Fairfax is weighing up a plan to charge online readers of The Age and the Sydney Morning Herald for “premium content” such as columnists and major features.

The proposal hasn’t got the final go-ahead but reports that it’s being seriously assessed at senior levels are strong enough to be given credence – despite the CEO of Fairfax Digital, Jack Matthews, saying yesterday that my sources were “a little ahead of themselves” and that there were no immediate plans to charge for online content.

Matthews acknowledged that “like virtually every newspaper company in the world” Fairfax was looking closely at the New York Times attempt to charge for online content, but that “the jury is still out” on that experiment. “At this stage we have no plans to introduce a similar product but would certainly consider it if we conclude it is a reasonable business model,” he said.

In this interview some months ago, Matthews agreed that organisations like Fairfax, which employ many journalists and generate their own content, are in better shape to face the new media world than those that rely on syndicated copy.

But who is going to pay the salaries of the Michelle Grattans of the future as advertising migrates online? How much are people prepared to pay for quality journalism? If the answer is nothing or not much then in the future there may be two kinds of “content”. The first will be bite-size instant news updates and celebrity gossip supported by advertising and aimed at a mass audience.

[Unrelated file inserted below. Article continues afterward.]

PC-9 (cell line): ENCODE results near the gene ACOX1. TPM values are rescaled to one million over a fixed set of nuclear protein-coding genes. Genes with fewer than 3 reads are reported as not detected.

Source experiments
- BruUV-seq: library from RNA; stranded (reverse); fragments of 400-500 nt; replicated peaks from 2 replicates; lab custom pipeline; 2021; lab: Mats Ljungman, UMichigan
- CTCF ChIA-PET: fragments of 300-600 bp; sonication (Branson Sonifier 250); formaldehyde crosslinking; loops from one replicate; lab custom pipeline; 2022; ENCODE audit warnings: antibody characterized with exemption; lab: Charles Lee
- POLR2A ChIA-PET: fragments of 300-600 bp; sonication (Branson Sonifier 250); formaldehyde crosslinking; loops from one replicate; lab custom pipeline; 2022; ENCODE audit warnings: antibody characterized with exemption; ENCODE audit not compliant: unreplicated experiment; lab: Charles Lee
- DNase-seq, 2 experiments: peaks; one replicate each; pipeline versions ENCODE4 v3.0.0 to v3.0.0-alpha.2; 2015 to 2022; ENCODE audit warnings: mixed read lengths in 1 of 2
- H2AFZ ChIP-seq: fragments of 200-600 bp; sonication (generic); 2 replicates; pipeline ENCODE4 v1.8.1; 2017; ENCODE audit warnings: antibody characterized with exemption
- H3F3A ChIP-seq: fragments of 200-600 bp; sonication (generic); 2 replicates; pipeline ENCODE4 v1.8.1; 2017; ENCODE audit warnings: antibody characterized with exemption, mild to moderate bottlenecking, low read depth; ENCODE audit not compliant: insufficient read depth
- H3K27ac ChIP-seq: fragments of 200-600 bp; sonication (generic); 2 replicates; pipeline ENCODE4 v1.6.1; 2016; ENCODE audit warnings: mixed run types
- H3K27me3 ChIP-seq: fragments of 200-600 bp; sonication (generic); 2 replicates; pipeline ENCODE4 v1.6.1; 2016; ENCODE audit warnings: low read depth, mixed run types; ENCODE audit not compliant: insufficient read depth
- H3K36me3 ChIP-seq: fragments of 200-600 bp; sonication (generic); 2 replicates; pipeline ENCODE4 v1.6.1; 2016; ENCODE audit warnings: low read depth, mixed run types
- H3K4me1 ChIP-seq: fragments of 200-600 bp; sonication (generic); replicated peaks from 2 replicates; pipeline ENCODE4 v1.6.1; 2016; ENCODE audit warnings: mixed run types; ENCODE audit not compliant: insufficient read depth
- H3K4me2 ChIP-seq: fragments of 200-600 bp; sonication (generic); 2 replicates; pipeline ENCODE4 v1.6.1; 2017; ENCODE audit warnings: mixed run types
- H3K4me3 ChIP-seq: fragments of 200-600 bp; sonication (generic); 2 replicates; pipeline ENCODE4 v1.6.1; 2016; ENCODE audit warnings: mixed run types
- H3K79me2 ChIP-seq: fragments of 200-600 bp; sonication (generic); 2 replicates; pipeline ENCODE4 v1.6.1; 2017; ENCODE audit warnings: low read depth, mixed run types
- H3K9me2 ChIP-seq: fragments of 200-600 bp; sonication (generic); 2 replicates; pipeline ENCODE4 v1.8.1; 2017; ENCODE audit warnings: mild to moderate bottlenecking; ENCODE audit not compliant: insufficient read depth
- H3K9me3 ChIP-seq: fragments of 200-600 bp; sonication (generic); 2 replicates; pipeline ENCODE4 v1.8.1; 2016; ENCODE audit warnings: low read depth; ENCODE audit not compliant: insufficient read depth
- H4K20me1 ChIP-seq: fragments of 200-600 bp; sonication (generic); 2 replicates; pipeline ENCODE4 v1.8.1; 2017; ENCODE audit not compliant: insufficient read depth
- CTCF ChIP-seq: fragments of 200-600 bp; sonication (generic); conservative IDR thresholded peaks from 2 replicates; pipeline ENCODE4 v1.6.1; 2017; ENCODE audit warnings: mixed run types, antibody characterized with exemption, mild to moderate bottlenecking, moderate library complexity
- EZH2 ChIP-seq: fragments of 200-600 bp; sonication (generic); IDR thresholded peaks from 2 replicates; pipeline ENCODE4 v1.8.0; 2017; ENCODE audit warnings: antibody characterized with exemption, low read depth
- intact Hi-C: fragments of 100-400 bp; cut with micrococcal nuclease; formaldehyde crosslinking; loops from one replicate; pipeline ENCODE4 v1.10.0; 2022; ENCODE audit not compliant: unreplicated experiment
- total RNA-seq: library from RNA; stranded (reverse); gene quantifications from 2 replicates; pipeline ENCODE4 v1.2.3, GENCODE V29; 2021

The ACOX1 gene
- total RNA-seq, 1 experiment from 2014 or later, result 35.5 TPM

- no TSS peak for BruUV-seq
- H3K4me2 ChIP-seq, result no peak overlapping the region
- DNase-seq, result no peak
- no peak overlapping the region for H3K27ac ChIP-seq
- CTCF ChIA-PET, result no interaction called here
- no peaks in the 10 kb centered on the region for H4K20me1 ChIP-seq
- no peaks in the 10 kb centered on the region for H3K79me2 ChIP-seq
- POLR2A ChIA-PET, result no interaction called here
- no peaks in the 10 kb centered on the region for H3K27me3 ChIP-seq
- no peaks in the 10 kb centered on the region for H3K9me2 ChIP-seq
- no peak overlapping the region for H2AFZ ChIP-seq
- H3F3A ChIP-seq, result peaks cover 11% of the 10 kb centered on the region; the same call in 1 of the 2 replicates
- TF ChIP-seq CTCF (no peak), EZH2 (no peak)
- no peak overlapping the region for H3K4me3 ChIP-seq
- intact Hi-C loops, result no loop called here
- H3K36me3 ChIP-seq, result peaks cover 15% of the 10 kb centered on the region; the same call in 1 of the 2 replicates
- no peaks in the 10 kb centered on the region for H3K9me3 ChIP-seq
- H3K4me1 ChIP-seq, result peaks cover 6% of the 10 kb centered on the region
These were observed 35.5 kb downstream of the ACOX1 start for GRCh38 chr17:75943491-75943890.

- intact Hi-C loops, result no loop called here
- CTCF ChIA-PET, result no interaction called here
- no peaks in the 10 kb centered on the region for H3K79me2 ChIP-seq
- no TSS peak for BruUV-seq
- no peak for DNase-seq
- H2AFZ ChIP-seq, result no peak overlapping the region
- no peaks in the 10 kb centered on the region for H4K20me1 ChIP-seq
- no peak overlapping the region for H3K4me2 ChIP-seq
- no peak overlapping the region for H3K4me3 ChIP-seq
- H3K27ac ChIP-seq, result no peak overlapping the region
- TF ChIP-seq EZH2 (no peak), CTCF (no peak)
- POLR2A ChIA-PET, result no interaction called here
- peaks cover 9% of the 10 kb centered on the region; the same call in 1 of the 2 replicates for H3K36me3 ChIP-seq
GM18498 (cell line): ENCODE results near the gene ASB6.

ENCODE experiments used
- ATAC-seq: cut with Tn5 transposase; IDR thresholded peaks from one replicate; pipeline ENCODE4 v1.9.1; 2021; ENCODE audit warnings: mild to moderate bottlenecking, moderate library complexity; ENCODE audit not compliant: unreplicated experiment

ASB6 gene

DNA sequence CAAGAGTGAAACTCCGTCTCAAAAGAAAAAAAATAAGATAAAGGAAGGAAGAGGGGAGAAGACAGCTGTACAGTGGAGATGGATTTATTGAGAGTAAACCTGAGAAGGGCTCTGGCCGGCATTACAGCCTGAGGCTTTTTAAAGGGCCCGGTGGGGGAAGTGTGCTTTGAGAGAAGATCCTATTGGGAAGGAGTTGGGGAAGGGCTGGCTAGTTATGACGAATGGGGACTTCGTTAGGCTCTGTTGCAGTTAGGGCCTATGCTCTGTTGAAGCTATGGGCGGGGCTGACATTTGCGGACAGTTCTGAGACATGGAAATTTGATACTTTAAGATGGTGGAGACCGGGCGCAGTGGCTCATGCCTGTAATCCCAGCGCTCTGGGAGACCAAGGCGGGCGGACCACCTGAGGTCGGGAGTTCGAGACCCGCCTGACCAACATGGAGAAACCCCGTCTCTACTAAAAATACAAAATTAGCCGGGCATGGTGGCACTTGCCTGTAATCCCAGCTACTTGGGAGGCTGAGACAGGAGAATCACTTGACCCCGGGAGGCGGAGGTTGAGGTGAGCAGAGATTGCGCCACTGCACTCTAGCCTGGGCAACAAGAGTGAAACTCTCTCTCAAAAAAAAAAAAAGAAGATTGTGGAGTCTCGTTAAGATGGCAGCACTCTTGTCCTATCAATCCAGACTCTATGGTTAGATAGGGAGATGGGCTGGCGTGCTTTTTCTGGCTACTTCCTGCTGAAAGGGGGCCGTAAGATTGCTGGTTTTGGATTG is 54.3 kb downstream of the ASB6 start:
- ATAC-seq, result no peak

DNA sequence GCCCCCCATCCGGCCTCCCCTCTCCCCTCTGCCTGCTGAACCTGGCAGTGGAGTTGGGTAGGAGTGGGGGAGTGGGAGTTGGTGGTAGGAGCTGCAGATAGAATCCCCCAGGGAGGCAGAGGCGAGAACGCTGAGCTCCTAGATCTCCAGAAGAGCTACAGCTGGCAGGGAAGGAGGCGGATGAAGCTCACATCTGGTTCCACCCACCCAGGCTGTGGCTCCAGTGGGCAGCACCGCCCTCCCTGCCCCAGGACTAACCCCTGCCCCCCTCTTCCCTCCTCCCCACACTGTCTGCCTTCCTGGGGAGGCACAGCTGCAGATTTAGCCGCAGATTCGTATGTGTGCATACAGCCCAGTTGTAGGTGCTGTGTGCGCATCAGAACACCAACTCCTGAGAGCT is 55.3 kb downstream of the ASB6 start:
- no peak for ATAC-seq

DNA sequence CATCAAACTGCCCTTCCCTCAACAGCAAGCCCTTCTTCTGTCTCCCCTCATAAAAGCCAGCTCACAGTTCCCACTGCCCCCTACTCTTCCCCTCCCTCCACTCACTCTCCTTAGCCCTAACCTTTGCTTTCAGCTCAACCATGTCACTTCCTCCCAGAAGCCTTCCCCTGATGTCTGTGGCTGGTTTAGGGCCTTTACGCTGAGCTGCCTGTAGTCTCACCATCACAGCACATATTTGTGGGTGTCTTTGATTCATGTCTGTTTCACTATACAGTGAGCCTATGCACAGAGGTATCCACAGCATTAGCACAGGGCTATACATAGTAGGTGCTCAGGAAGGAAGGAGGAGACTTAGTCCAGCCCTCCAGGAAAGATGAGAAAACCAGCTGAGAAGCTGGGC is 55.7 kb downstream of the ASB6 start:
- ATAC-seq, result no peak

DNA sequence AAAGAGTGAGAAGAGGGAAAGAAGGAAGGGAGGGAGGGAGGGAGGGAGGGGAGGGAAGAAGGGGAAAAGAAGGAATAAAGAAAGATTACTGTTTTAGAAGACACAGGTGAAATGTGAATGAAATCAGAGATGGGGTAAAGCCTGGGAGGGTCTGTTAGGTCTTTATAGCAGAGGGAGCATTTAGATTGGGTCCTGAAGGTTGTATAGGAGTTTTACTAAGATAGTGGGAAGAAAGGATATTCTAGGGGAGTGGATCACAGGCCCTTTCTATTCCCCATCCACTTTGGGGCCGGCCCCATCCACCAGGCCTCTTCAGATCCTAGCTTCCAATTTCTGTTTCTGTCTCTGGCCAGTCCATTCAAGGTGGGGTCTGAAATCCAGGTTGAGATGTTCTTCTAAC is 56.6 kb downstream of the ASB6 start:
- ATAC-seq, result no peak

The second will be specialised content aimed at niche audiences who are prepared to pay a much higher price for it.

The Australian Financial Review is exploring this second business model with the launch in a couple of weeks of its premium online service, a combination of news and tools for investors. (You can see a preview movie here complete with a man who looks alarmingly like editor-in-chief Michael Gill playing a husband struggling to manage his personal superannuation fund).

But can broad-based general interest journalism follow this route when there is so much information and opinion available online for free? There is an associated problem. Since many people use search engines and links from other sites to find news and information, media organisations that lock up their content behind a pay-per-view wall risk losing influence and relevance. As Google historian John Battelle has said: “Sites that wall themselves off are becoming irrelevant, not because the writing or analysis is necessarily flawed, but rather because their business model is. In today’s ecosystem of news the greatest sin is to cut oneself off from the conversation.”

There certainly are no easy answers for Fairfax. And that’s probably why the pay-per-view experiment, if it goes ahead, will start with premium content rather than the often tabloid material that features on the current Fairfax sites. That way if the idea of charging for content bombs, Fairfax will still have eyeballs to deliver to advertisers.